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Thursday 17 October 2019

Violent deaths up by 27pc

Edel Kennedy

THE number of violent killings in Ireland has jumped by 27pc in just one year.

New figures show that there were 85 murders or manslaughters in the 12-month-period to March of this year, compared with 67 in the previous 12 months.

However, due to changes in the way deaths in dangerous driving cases are now classified, the figures from the Central Statistics Office (CSO) show that the 17 killings in the first quarter of 2008 were down significantly on last year -- 47pc fewer than the 33 recorded in the same period last year.

Other findings from the first three months of this year show that sexual assaults were down by almost a third to 271 compared with the same period last year, while there was an increase of almost 30pc in drug offences.

The number of burglary and related offences was up 14.3pc to 6,703 while disorderly conduct offences jumped by 27pc.

Yesterday, Garda Commissioner Fachtna Murphy called for a renewed partnership between gardai and the community in tackling crimes such as burglary and theft.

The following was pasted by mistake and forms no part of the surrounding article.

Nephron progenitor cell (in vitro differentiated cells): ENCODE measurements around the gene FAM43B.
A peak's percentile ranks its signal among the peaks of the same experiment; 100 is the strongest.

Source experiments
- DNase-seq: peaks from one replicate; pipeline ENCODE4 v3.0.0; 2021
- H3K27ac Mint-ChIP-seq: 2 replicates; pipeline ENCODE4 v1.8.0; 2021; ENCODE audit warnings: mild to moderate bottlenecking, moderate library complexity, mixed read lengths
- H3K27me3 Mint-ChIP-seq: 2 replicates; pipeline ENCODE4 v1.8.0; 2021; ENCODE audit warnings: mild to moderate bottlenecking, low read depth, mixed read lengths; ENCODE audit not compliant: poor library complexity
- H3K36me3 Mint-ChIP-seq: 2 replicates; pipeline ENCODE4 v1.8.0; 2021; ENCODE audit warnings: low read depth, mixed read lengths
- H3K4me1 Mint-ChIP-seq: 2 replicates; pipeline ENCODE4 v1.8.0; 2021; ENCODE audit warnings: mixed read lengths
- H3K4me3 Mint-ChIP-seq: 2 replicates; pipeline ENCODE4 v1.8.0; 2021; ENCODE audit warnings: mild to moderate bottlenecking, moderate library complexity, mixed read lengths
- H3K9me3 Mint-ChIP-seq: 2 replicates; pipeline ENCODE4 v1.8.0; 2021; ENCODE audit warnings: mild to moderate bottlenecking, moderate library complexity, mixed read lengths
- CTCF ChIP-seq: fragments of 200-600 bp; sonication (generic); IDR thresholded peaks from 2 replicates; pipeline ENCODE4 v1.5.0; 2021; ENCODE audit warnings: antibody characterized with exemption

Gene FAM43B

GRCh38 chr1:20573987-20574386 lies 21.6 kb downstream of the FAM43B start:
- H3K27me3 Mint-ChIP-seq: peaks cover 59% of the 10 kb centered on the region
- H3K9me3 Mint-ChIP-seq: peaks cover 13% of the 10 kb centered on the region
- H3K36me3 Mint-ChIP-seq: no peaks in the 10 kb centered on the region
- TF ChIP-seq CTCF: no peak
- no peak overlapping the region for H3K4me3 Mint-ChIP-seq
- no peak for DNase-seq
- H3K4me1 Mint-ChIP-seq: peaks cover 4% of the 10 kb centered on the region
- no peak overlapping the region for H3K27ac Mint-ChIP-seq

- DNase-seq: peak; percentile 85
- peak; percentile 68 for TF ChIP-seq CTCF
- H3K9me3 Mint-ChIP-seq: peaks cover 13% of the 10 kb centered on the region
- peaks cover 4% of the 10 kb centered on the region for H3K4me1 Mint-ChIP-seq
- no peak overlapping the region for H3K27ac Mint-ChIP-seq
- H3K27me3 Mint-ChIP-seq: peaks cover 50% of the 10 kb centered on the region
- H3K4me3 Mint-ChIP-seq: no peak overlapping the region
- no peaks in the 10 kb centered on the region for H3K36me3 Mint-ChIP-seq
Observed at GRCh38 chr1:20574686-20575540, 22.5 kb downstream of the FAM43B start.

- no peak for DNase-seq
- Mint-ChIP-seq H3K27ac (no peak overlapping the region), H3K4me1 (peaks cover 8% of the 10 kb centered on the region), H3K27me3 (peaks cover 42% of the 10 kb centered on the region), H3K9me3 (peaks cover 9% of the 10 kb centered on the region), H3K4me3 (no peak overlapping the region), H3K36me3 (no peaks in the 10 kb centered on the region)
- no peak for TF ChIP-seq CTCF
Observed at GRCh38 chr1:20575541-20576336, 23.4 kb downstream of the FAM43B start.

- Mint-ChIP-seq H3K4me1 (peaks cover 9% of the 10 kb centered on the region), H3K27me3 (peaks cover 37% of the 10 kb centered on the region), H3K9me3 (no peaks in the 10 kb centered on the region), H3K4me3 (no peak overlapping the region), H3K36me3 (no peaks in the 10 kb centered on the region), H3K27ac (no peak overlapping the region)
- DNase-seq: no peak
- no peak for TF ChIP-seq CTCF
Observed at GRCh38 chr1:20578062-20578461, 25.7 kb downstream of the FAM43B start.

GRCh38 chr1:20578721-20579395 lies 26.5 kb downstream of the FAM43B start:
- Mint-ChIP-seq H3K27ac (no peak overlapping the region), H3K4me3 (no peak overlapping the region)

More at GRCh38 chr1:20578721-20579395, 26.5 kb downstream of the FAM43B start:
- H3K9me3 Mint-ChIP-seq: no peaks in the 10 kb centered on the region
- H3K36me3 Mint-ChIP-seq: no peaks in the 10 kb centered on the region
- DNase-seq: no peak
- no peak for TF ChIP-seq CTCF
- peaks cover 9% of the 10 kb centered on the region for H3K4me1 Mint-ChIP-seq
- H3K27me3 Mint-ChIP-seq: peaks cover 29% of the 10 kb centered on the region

However, opposition parties claimed that serious crime was "spiralling" under the Government, with the number of murders, drug and firearm offences "soaring".

"After 10 years of Fianna Fail Government, Ireland has become a more vicious and violent place," said Fine Gael's justice spokesman, Charlie Flanagan. He pointed out that gardai in most counties did not even have a digital radio network and called for the minister to move immediately to address gangland crime head-on.


Labour's Pat Rabbitte also criticised the Government's track record on crime, pointing to the significant increase in public order offences, which jumped by 8pc in just a year.

Justice Minister Dermot Ahern and Commissioner Murphy both acknowledged that the levels of serious crimes were up, but insisted that they were working to reduce them.

"The overall picture the figures paint serves to reinforce the Government's determination to continue with its programme of providing unprecedented resources for those in the front line fighting crime," Mr Ahern said.

Commissioner Murphy said that the levels of burglary were of particular concern.

"We would appeal once again to people to not leave their homes and property vulnerable to criminals who are looking for an easy profit," he said.

He added that he hadbrought his management team and all operational chief superintendents together last week to discuss the current crime levels.

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